It’s clear from Hatch’s opening statement that he perceived the appointee’s “deeply held Catholic faith” as a potential stumbling block to his confirmation and therefore argued that it ought not to be:
As you will undoubtedly hear during the course of this hearing, General Pryor is no shrinking violet. He has been open and honest about his personal beliefs, which is what voters expect from the people whom they elect to represent them. Yet General Pryor has shown again and again that when the law conflicts with his personal and political beliefs, he follows the law.
However, as Schumer made clear in his own opening statement, his reservations had not been allayed. Taking his statements in their fuller context, we find that Schumer was quite specific about what troubled him, and it wasn’t that Pryor is a Christian, or that he is a Catholic, or that he is conservative. What troubled him was that (in Schumer’s own opinion, of course) Pryor’s “incredibly strong ideology” placed him outside “the ideological mainstream.” And in this respect he was referring to such issues such as women’s rights, abortion rights, LGBT rights, and the separation of church and state:
When the President sends us nominees who are legally excellent, diverse and within the ideological mainstream, even though we may not agree with them on most issues, and those who will respect to the Senate’s constitutionally mandated coequal role in the process, the nominees pass through the Senate like a hot knife through butter.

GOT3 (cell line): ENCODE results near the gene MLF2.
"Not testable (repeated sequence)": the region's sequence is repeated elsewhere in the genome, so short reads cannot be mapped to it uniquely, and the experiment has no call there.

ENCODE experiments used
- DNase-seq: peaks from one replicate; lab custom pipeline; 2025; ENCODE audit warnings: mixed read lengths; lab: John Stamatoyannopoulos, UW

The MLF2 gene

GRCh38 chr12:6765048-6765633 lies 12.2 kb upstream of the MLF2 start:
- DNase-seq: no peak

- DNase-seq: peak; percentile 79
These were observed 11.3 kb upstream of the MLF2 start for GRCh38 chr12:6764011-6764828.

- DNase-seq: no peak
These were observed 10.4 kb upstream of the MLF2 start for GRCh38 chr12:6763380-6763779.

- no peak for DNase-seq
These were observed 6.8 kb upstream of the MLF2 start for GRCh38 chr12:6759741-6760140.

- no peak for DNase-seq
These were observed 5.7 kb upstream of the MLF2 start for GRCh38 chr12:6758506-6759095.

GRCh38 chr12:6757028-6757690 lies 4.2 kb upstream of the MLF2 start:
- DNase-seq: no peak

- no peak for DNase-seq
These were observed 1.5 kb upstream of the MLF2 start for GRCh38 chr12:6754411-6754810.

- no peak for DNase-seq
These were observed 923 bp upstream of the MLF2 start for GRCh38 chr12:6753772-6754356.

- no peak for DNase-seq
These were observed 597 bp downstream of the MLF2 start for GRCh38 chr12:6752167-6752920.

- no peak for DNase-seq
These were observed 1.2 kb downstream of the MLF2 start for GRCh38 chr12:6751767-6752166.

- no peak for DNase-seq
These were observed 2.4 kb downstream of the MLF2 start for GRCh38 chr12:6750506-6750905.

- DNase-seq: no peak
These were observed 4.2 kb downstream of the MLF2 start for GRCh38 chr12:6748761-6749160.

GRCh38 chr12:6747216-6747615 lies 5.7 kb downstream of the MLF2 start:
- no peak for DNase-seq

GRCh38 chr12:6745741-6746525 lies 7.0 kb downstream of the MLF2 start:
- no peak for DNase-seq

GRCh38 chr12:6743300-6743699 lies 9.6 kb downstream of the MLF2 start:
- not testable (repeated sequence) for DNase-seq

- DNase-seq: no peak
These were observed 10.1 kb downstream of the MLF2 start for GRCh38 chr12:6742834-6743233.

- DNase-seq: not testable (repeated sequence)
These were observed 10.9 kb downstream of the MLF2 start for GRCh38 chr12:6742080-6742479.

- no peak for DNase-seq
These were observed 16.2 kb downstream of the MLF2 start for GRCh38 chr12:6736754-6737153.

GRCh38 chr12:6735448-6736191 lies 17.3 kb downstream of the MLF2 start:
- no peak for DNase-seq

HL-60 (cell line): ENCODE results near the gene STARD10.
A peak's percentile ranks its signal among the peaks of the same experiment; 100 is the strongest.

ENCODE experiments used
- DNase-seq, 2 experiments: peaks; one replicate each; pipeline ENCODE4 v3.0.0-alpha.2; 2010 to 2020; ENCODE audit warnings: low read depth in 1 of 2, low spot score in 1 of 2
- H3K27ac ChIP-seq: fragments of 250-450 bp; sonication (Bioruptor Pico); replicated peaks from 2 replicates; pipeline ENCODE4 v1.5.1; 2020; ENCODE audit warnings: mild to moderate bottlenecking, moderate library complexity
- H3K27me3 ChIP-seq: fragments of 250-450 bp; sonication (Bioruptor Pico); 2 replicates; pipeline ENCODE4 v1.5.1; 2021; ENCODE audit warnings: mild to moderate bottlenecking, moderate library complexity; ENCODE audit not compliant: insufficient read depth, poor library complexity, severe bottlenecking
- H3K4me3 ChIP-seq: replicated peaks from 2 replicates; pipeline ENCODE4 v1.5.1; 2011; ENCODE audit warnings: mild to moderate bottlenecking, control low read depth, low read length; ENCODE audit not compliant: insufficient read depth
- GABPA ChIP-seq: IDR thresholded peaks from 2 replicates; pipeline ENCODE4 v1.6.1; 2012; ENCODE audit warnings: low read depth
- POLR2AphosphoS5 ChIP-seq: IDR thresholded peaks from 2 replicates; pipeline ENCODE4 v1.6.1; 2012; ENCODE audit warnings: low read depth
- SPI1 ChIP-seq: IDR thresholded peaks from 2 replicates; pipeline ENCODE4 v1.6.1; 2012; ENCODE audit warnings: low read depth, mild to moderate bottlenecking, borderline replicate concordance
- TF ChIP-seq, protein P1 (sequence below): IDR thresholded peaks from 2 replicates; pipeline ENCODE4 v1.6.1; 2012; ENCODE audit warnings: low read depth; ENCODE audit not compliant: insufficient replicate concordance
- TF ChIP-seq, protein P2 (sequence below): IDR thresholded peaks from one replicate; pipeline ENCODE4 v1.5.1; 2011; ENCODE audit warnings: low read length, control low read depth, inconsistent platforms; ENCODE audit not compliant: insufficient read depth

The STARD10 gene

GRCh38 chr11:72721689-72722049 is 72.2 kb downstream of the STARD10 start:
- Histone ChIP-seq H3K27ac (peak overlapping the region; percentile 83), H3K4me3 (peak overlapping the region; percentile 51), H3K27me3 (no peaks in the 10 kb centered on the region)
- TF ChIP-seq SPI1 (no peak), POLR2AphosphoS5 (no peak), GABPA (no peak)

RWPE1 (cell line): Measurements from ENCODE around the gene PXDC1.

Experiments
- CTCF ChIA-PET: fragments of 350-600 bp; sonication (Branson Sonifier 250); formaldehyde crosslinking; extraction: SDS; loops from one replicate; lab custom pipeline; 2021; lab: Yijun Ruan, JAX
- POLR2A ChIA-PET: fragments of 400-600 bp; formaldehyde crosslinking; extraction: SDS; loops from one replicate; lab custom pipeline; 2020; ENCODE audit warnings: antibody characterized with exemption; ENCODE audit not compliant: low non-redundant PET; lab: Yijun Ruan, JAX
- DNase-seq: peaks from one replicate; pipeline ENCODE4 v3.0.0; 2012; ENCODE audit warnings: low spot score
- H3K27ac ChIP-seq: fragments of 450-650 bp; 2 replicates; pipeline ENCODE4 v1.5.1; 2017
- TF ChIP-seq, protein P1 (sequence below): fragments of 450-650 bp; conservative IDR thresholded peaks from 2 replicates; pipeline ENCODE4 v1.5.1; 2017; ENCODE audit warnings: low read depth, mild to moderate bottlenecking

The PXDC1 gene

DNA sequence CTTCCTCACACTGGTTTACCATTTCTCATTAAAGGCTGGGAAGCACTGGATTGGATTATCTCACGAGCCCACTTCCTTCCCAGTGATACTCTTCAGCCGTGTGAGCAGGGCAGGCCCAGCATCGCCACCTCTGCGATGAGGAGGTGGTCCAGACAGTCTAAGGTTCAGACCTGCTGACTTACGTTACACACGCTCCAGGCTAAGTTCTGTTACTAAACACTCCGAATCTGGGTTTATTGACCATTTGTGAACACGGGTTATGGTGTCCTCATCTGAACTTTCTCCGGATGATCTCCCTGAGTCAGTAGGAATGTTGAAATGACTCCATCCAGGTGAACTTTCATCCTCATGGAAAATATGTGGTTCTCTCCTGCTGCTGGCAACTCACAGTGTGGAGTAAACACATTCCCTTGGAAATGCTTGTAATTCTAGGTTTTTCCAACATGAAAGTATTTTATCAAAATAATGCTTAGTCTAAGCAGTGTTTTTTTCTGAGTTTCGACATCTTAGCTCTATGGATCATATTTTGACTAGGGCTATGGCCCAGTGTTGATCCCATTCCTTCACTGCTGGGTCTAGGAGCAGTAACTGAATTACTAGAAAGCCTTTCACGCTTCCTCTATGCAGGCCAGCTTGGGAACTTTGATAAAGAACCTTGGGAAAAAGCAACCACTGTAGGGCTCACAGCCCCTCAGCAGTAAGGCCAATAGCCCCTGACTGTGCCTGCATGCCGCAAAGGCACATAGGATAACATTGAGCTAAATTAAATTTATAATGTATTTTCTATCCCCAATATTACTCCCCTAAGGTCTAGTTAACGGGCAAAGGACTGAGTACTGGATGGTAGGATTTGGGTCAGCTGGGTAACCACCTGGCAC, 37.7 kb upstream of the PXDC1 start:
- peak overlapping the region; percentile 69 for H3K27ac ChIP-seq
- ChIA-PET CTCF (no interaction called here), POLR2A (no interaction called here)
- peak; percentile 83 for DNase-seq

But I will say this, and I would caution my colleagues, it is just not enough to say, “I will follow the law.” Every nominee says that. And then we find when they get to the bench they have many different ways of following the law. And what I worry about, I do not like nominees too far left or too far right, because ideologues tend to want to make law, not do what the Founding Fathers said judges should do, interpret the law. And in General Pryor’s case his beliefs are so well known, so deeply held, that it is very hard to believe, very hard to believe that they are not going to deeply influence the way he comes about saying, “I will follow the law,” and that would be true of anybody who had very, very deeply held views.